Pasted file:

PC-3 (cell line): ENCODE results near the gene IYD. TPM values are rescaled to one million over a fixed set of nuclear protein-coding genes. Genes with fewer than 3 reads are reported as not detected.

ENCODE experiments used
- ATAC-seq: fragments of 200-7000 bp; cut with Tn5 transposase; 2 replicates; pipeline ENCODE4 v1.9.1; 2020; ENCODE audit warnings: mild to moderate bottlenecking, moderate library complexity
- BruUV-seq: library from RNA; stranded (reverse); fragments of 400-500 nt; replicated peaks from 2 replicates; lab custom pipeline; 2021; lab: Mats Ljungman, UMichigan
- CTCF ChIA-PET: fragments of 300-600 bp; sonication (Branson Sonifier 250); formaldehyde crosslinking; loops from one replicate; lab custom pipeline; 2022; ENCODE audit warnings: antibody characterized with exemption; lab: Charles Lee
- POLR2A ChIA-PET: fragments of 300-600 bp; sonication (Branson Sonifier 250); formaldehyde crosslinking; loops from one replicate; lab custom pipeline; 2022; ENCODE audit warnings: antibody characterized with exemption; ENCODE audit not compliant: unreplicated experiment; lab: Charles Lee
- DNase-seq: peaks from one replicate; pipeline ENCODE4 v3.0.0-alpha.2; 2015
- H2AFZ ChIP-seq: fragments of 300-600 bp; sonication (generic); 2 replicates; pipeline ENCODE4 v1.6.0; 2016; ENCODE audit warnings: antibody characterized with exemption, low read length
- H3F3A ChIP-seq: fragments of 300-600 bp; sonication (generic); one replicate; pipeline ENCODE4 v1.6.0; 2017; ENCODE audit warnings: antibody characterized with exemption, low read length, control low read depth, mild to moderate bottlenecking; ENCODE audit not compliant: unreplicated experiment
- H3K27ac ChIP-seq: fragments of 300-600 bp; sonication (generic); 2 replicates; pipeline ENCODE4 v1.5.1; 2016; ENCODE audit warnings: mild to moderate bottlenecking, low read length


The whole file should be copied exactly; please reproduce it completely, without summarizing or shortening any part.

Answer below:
PC-3 (cell line): ENCODE results near the gene IYD. TPM values are rescaled to one million over a fixed set of nuclear protein-coding genes. Genes with fewer than 3 reads are reported as not detected.

ENCODE experiments used
- ATAC-seq: fragments of 200-7000 bp; cut with Tn5 transposase; 2 replicates; pipeline ENCODE4 v1.9.1; 2020; ENCODE audit warnings: mild to moderate bottlenecking, moderate library complexity
- BruUV-seq: library from RNA; stranded (reverse); fragments of 400-500 nt; replicated peaks from 2 replicates; lab custom pipeline; 2021; lab: Mats Ljungman, UMichigan
- CTCF ChIA-PET: fragments of 300-600 bp; sonication (Branson Sonifier 250); formaldehyde crosslinking; loops from one replicate; lab custom pipeline; 2022; ENCODE audit warnings: antibody characterized with exemption; lab: Charles Lee
- POLR2A ChIA-PET: fragments of 300-600 bp; sonication (Branson Sonifier 250); formaldehyde crosslinking; loops from one replicate; lab custom pipeline; 2022; ENCODE audit warnings: antibody characterized with exemption; ENCODE audit not compliant: unreplicated experiment; lab: Charles Lee
- DNase-seq: peaks from one replicate; pipeline ENCODE4 v3.0.0-alpha.2; 2015
- H2AFZ ChIP-seq: fragments of 300-600 bp; sonication (generic); 2 replicates; pipeline ENCODE4 v1.6.0; 2016; ENCODE audit warnings: antibody characterized with exemption, low read length
- H3F3A ChIP-seq: fragments of 300-600 bp; sonication (generic); one replicate; pipeline ENCODE4 v1.6.0; 2017; ENCODE audit warnings: antibody characterized with exemption, low read length, control low read depth, mild to moderate bottlenecking; ENCODE audit not compliant: unreplicated experiment
- H3K27ac ChIP-seq: fragments of 300-600 bp; sonication (generic); 2 replicates; pipeline ENCODE4 v1.5.1; 2016; ENCODE audit warnings: mild to moderate bottlenecking, low read length